The Mystical Thought of Meister Eckhart: The Man from Whom by Bernard McGinn

By Bernard McGinn

From the world's most well known authority on Christian mysticism, the definitive tale of Christianity's maximum mystic, Meister Eckhart, his insights into God, his relation to the culture, and the way he discovered from the ladies non secular of his day.

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As Pr. 17, one of the more detailed treatments of the soul's ground, puts it: "Whoever writes of things in motion does not deal with the nature or ground of the soul. 94 Identity without distinction is a paradoxical notion, and Eckhart delights in creating seeming contradictions, oxymora, and other forms of wordplay in speaking of the ground. 95 The "groundless ground" (gruntl6s grunt), "groundless Godhead" (gruntl6sen gotheit) , as well as the various uses of abgrunt, all provide the Dominican with the opportunity for word games that are meant to be both playful and serious insofar as they "play" a role in the practice of deconstructing the self and freeing it from all that pertains to the created world.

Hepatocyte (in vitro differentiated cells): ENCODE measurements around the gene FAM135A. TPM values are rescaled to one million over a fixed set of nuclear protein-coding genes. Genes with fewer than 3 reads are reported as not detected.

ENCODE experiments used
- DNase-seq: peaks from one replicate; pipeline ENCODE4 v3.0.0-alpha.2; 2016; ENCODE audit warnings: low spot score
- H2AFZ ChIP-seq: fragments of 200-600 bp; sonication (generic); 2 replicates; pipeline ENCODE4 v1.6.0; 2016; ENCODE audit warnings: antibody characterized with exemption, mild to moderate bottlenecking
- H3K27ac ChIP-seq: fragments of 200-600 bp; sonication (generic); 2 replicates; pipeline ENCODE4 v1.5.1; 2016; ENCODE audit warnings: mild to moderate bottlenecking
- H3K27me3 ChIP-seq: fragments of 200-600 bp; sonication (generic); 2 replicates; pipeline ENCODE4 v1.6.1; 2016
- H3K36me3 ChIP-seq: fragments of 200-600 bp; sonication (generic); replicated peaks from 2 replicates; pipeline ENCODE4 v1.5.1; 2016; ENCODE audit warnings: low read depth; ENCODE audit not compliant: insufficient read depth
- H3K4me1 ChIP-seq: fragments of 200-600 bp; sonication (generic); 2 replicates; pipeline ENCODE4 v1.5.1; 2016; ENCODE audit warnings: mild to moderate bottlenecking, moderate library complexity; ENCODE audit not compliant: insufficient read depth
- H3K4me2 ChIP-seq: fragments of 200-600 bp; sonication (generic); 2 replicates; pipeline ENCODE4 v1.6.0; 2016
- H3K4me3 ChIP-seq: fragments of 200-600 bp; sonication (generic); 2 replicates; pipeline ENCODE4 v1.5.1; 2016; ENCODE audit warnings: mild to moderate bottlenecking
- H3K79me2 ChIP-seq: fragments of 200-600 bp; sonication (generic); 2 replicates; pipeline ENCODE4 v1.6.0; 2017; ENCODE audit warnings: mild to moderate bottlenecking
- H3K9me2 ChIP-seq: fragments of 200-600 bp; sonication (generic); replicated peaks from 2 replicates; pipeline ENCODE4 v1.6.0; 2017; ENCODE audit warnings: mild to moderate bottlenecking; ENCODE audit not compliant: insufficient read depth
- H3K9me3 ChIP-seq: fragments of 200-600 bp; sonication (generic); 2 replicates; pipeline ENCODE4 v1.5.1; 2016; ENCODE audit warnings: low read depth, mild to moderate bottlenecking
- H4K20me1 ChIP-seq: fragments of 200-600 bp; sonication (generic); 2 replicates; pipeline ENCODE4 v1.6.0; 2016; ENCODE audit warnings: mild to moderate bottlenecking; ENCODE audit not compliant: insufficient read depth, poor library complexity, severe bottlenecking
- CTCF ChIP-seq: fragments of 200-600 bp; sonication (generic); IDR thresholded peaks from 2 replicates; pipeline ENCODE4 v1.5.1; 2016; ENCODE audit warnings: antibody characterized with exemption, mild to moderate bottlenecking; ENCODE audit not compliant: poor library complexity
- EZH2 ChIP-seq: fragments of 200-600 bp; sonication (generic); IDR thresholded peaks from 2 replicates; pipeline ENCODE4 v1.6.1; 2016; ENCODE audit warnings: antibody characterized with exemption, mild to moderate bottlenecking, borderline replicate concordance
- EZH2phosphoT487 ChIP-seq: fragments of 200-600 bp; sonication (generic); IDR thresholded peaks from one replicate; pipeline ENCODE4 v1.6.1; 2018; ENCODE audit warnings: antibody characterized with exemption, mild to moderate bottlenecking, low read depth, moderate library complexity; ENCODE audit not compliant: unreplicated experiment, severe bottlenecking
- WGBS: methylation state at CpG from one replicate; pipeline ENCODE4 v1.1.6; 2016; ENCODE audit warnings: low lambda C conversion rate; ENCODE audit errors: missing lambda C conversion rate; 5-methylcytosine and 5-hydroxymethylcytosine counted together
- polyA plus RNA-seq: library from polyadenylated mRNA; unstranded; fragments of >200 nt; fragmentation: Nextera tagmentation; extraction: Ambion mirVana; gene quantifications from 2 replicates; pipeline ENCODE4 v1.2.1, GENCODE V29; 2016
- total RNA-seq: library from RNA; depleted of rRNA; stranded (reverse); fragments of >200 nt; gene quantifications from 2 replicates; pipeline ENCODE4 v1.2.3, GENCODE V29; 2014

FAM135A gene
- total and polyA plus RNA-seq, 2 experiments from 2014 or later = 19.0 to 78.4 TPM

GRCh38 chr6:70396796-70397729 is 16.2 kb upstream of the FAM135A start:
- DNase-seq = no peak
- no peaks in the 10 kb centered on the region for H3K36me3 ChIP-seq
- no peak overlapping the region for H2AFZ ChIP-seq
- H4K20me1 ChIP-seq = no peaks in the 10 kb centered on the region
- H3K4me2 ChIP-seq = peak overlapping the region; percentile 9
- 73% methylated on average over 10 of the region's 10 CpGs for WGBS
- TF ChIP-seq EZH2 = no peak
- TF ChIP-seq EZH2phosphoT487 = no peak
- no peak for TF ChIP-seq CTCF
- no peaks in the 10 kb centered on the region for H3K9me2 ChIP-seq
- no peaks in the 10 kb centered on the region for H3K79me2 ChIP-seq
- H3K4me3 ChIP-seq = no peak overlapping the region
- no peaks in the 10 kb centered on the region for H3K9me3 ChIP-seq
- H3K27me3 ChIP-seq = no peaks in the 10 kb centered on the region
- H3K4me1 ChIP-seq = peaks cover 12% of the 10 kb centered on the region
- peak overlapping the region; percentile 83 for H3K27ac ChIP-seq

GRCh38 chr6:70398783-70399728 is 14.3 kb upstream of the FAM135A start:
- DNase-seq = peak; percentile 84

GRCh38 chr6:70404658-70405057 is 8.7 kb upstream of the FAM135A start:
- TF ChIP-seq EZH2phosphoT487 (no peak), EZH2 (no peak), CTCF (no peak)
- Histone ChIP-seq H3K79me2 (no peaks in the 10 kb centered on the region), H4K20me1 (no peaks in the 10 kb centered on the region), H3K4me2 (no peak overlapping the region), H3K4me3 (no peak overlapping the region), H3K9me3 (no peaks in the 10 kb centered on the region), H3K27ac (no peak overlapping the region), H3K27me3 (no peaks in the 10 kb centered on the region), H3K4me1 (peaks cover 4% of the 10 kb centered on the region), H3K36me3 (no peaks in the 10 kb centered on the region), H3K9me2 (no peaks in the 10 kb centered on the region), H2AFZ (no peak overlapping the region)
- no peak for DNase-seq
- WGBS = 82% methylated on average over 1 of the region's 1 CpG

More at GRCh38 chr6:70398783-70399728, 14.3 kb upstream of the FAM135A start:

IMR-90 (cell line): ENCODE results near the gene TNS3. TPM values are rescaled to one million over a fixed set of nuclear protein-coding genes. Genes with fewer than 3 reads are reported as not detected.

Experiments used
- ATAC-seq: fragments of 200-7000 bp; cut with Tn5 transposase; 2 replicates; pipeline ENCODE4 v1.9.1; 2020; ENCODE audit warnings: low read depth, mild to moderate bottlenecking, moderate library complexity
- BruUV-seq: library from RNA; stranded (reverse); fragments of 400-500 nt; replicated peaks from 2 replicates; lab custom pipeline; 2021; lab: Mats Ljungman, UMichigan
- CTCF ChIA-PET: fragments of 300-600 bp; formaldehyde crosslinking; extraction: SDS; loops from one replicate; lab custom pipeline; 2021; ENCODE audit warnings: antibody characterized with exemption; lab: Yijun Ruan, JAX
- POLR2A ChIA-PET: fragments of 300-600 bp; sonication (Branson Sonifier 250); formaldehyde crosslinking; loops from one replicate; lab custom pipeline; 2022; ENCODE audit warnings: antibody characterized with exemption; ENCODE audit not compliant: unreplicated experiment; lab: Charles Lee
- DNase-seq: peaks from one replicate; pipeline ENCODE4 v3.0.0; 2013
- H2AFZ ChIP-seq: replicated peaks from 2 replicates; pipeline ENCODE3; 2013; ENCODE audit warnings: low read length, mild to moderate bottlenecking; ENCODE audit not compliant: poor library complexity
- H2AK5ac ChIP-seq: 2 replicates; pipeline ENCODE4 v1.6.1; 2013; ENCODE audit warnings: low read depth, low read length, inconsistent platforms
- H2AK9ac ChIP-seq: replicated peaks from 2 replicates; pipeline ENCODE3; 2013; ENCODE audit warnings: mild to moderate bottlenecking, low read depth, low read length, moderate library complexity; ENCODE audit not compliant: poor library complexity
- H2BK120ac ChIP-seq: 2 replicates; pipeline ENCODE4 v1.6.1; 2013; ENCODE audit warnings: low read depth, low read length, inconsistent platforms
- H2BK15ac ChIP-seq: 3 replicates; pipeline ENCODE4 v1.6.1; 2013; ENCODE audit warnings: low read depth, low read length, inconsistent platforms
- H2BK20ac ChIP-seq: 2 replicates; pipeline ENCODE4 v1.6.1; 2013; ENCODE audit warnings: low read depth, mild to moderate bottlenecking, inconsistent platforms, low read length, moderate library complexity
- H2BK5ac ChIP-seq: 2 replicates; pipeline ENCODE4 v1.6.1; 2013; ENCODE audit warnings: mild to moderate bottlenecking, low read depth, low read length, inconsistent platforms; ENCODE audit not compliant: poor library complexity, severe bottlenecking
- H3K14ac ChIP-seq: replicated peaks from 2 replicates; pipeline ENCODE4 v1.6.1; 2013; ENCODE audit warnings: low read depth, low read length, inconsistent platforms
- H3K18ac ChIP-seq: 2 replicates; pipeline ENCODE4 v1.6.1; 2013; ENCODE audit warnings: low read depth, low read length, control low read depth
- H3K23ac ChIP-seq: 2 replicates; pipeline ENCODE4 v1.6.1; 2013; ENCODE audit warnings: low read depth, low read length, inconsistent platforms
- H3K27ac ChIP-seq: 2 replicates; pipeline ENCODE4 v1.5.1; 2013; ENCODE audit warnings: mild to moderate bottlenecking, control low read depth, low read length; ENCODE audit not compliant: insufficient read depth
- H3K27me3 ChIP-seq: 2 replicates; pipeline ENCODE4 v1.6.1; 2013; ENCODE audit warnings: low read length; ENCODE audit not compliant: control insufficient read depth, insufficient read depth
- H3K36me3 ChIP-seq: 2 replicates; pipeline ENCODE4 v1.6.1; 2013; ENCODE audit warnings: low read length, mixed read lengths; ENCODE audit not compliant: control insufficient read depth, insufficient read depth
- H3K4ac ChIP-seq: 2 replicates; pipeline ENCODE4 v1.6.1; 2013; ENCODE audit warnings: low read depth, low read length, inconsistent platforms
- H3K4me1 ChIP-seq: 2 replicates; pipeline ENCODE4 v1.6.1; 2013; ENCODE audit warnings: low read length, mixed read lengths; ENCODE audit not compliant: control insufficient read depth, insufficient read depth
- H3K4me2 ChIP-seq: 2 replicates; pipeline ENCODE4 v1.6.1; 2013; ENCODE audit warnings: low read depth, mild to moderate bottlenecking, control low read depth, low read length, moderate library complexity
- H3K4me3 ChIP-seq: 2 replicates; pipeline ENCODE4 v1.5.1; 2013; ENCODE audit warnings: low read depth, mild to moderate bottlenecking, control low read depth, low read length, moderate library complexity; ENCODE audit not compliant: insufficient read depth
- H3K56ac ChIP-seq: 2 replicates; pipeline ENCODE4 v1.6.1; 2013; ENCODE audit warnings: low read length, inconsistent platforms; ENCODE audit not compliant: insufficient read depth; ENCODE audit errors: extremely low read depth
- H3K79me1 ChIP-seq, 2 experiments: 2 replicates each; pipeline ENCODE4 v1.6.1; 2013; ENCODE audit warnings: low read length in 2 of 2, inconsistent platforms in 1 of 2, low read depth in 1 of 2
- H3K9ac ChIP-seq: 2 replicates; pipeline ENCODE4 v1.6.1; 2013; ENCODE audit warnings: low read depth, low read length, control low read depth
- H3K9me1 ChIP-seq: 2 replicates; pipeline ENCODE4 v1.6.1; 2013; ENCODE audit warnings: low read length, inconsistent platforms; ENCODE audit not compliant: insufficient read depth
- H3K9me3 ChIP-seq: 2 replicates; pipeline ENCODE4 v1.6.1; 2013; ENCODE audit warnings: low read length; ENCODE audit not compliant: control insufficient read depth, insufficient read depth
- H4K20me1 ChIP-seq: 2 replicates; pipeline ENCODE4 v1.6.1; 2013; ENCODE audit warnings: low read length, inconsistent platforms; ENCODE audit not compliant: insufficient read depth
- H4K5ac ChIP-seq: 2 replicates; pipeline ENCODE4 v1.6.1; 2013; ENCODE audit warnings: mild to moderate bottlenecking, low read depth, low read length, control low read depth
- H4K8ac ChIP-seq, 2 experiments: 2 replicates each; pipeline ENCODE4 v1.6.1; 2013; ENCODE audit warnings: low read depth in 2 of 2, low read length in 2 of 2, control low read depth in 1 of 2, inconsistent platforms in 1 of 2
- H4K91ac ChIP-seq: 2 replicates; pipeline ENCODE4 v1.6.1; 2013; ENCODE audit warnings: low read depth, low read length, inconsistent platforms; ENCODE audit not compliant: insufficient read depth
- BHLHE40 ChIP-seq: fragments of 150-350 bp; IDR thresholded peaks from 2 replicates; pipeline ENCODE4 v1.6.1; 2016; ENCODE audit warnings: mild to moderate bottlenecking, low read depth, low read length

3:3 )-"a desert of yourself and of all things" ( habe du dich dir seiher und aller dinge wileste). Finally, in the sixth question ( Pr. 426-585) , Eckhart once again returns to the nagging issue of what role pious practices play in prepar­ ing for the eternal birth. Given how often he has to explain this, we can imagine that it reflects real problems that his charges had in under­ standing his teaching. 76 "All outer works" (alliu uzwendigiu werk) were created to curb the outer man's inclination to distraction and sin and leave him ready for divine action.

Eckhart knew Bernard well, but he dearly had a new conception of union. For the Dominican, as well as some of the anonymous sermons and treatises written under his influence, the goal of the Christian life was union of identity or of indistinction ( unitas indistinctionis) in which there was no difference at all between God and human: "God's ground and the soul's ground is one ground:' Eckhart was not the first mystic of the thirteenth century to say that the human person is capable of attaining indistinction with God.

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